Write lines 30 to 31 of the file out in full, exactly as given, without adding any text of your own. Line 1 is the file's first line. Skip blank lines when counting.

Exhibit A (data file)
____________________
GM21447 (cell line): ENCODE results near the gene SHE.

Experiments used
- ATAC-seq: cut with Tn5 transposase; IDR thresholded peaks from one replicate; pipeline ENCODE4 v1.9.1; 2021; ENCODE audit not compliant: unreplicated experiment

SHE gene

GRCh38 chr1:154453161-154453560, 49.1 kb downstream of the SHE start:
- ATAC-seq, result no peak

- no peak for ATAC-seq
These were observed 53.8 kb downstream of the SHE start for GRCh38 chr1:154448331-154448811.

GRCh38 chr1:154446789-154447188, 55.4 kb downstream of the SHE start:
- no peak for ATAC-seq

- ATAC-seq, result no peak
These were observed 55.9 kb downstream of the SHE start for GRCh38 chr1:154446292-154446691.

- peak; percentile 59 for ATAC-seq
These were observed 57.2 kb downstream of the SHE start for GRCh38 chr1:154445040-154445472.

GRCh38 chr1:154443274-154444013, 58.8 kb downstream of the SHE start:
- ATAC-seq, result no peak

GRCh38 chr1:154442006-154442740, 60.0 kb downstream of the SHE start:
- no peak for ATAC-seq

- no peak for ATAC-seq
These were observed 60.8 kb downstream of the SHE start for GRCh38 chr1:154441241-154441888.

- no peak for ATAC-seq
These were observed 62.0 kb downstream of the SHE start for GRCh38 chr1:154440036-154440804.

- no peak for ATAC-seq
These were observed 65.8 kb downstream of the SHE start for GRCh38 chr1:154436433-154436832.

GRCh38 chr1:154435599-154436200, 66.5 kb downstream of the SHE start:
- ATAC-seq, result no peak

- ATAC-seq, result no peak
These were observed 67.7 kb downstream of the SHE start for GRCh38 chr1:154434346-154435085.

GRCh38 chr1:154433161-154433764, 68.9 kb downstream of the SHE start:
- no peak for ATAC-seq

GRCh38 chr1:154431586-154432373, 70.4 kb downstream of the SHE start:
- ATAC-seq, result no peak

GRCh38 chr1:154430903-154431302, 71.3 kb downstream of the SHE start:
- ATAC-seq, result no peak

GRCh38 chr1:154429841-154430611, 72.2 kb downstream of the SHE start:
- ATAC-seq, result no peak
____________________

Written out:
- no peak for ATAC-seq

GRCh38 chr1:154431586-154432373, 70.4 kb downstream of the SHE start: